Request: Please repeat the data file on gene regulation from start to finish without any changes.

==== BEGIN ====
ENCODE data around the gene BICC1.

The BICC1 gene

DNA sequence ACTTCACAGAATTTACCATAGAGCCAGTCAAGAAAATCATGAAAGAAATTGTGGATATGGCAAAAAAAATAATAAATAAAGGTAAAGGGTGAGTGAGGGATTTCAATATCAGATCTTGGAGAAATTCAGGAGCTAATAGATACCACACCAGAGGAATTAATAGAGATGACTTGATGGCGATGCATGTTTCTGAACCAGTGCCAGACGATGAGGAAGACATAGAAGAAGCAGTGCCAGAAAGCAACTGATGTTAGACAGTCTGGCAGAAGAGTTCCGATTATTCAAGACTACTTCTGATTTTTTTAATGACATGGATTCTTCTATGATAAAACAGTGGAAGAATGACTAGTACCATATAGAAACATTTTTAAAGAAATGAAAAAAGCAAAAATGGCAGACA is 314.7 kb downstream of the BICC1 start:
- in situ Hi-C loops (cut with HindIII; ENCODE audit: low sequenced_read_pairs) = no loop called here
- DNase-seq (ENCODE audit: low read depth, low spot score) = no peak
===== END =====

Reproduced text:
ENCODE data around the gene BICC1.

The BICC1 gene

DNA sequence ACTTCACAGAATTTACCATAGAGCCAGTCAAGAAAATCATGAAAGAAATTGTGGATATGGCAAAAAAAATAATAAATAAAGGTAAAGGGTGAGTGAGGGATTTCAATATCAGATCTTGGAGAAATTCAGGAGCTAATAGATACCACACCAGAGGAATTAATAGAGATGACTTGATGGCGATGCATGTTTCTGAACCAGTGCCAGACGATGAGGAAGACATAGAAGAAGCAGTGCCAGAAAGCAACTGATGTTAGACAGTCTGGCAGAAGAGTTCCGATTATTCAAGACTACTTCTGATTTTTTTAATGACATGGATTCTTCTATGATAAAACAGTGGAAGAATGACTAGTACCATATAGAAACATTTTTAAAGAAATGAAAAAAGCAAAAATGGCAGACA is 314.7 kb downstream of the BICC1 start:
- in situ Hi-C loops (cut with HindIII; ENCODE audit: low sequenced_read_pairs) = no loop called here
- DNase-seq (ENCODE audit: low read depth, low spot score) = no peak